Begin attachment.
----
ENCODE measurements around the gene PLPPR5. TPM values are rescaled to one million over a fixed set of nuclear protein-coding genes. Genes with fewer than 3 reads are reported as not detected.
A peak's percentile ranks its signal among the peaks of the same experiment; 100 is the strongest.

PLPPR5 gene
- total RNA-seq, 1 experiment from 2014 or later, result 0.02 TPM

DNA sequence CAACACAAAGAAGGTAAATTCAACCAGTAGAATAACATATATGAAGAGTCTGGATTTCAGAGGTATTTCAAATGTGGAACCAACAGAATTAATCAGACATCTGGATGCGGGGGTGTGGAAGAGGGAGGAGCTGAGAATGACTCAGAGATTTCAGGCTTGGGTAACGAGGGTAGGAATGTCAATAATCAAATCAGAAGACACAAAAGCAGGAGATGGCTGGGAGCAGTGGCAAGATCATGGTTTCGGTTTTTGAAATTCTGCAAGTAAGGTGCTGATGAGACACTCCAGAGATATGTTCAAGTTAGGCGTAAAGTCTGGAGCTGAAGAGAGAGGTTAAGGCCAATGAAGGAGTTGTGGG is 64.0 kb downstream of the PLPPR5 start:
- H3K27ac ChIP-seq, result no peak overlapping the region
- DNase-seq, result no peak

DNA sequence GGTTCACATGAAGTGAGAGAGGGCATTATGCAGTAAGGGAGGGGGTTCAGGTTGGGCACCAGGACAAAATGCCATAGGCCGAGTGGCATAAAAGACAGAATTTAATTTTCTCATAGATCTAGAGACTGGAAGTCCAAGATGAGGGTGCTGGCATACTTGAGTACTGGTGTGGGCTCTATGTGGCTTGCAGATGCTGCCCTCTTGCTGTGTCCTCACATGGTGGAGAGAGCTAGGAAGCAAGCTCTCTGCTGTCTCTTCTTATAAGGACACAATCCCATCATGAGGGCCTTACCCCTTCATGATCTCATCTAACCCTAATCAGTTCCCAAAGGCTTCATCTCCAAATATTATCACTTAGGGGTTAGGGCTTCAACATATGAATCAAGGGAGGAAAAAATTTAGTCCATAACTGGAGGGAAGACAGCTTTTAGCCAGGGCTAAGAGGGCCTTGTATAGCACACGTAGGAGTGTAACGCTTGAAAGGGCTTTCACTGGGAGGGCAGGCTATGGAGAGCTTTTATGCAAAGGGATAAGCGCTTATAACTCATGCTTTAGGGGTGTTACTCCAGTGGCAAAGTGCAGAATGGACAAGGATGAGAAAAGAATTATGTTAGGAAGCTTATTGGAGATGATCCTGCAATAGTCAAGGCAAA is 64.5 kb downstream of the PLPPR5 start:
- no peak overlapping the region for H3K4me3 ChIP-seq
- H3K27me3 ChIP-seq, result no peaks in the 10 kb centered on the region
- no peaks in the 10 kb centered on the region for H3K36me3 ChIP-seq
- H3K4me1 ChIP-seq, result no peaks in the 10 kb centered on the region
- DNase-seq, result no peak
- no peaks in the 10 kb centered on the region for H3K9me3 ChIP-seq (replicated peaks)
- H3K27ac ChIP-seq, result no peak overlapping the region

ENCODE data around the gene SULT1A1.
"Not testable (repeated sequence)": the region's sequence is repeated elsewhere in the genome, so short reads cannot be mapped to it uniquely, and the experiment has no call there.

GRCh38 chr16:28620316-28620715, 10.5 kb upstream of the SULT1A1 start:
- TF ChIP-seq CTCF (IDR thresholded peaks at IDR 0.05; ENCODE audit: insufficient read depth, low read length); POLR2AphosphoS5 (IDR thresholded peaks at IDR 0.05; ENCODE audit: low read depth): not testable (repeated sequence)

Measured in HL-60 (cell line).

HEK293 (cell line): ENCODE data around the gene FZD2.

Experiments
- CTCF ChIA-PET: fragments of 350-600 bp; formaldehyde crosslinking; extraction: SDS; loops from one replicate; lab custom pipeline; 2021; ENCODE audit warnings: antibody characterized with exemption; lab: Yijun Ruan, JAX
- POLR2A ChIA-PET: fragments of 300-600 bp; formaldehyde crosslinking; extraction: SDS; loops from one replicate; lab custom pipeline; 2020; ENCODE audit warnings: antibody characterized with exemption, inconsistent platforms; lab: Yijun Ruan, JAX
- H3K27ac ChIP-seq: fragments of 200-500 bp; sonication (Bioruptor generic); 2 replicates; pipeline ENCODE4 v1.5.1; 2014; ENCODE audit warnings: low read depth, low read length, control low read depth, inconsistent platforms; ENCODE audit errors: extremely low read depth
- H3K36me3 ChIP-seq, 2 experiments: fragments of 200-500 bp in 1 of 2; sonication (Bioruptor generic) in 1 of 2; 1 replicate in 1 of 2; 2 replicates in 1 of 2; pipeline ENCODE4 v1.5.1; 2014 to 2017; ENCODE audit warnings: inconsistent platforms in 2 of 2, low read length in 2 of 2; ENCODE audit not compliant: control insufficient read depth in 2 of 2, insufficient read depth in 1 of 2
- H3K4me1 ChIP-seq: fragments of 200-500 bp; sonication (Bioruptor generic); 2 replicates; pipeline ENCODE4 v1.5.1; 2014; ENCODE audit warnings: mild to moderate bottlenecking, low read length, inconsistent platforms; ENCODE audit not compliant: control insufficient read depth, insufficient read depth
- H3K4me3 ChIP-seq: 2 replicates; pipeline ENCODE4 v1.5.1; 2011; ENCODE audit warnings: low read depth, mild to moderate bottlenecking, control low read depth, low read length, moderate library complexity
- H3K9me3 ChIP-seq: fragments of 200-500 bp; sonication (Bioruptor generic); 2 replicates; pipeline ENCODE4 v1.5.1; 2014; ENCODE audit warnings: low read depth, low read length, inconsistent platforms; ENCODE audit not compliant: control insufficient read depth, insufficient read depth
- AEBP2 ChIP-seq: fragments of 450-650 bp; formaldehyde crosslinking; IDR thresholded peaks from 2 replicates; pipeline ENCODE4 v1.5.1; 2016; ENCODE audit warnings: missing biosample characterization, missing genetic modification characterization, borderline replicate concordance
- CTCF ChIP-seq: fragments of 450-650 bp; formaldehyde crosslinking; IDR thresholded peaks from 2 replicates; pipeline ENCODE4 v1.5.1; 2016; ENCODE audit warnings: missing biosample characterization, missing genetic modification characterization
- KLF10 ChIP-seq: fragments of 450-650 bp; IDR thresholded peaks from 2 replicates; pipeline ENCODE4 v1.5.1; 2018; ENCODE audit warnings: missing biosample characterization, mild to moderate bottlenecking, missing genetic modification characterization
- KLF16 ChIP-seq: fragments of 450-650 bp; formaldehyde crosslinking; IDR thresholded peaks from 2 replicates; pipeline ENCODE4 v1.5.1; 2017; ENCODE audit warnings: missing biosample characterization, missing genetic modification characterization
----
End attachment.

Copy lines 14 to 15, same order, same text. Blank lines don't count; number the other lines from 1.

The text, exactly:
- no peaks in the 10 kb centered on the region for H3K9me3 ChIP-seq (replicated peaks)
- H3K27ac ChIP-seq, result no peak overlapping the region